Remove turkey from brine and pat dry with paper towels. Brush with olive oil and season. Place turkey in a roasting pan. Cook required time until done and skin begins to turn golden. After cooked, let the turkey rest at least 10 minutes. Eating the skin isn't exactly healthy, so take the skin off of the turkey after you roast it and stick to eating the lower fat white meat if you the will. Also, don't cover your turkey in high-fat gravy--you can make lower fat gravy with a small amount of turkey drippings, fat fee chicken broth and sautéed veggies.
Here's a good recipe I found for a lighter turkey gravy with all the flavor:
Once you've take out your turkey try to scoop out the juices that are not fatty and put them into a small sauce pan. Once the less fatty juices have been collected and placed into a sauce pan you can put the sauce pan on the stove and put the burner on high heat. For every cup of less fat turkey juice that you have been able to scoop up you need to mix up a cup of water with three tablespoons of corn starch.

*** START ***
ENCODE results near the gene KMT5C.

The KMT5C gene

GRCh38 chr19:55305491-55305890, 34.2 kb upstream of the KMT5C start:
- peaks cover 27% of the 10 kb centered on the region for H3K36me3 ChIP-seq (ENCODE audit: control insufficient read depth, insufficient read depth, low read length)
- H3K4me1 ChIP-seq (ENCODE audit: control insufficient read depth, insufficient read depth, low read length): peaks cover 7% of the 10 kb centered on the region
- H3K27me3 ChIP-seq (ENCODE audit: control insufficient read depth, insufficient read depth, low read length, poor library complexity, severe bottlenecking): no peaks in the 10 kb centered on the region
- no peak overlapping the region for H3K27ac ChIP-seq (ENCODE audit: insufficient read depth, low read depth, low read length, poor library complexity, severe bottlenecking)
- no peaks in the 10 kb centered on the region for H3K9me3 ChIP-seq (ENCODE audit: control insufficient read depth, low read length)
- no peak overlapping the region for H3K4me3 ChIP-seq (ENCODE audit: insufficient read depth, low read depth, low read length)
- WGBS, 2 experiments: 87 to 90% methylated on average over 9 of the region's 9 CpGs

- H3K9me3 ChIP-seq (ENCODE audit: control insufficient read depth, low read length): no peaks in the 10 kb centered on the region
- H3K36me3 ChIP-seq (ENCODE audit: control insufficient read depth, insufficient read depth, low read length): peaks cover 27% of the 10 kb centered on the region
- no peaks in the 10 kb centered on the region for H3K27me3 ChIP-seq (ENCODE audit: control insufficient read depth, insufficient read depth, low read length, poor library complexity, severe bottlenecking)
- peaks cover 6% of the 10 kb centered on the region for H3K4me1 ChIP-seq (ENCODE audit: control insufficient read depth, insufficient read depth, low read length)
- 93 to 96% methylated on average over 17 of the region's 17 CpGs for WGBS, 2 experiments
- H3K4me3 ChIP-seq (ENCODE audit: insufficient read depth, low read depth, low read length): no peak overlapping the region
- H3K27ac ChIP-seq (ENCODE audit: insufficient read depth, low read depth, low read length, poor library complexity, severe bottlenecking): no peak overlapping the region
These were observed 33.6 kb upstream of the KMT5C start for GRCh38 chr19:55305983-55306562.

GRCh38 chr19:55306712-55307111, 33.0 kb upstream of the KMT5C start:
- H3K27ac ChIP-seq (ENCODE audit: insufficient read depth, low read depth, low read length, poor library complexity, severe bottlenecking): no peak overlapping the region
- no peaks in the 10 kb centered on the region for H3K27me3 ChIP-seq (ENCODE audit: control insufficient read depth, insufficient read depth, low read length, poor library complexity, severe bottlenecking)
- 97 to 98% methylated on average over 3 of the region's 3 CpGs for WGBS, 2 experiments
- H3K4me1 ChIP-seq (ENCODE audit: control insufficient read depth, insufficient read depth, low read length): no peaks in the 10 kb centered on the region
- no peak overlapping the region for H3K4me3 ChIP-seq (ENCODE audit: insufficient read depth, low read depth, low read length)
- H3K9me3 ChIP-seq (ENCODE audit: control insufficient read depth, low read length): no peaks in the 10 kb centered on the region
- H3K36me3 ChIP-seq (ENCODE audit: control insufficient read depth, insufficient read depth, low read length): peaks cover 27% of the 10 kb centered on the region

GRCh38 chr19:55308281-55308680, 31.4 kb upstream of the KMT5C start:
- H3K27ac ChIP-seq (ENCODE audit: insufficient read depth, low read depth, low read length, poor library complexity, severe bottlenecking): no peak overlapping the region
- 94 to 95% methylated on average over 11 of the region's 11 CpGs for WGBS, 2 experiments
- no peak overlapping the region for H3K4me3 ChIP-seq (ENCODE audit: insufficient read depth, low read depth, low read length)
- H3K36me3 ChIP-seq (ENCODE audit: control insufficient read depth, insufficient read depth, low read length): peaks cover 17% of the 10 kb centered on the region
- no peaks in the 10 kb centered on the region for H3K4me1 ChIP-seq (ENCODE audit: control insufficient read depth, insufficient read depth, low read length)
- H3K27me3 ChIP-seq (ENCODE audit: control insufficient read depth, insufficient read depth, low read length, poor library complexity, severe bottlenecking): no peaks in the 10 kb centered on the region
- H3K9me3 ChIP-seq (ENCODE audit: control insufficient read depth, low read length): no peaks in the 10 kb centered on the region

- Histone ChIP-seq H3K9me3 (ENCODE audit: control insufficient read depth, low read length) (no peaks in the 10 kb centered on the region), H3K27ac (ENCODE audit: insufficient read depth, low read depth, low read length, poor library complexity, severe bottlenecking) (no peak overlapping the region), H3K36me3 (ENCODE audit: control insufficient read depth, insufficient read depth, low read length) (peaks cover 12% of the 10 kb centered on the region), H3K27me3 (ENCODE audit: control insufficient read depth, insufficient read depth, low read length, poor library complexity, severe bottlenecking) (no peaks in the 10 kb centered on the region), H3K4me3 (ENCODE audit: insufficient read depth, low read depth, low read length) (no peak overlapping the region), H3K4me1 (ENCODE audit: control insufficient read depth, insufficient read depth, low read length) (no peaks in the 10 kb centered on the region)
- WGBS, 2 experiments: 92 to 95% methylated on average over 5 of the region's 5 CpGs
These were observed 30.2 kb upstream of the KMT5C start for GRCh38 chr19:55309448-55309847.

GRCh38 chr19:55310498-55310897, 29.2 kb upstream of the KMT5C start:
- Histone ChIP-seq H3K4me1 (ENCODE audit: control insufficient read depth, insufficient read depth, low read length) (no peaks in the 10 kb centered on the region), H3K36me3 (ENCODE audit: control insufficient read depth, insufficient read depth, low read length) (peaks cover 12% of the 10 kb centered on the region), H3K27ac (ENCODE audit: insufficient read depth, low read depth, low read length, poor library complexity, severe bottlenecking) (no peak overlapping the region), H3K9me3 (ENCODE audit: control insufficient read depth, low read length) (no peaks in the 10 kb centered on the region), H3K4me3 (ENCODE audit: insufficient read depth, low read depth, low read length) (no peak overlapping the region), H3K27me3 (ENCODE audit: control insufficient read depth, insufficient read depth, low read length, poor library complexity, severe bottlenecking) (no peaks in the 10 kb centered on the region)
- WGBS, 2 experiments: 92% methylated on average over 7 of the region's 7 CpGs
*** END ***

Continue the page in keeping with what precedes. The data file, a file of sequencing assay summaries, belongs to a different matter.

Once the low fat turkey juice is boiling quickly pour in the mixture of corn starch and water. As you pour in the corn starch and water mixture make sure you mix the pan of turkey juice. Keep stirring until the mixture is the consistency of gravy and then take the mixture off the burner and turn the burner off. Once the mixture is cooked you can add spices like salt, pepper, cayenne pepper, white pepper or garlic powder. The choice of spices depends on what you like your gravy to taste like.
Pour the low fat gravy into a serving bowl and serve.
Stuffing. Stuffing does not have to be all about butter or sausage. Instead, use whole grain bread cubes and sautéed onions, celery and apples. To give it some extra flavor, add some fat free chicken broth instead of using water. Cut the butter in your stuffing recipe in half--you won't miss that extra butter at all!
More of a Cornbread Stuffing kinda lover?
Healthier Cornbread Stuffing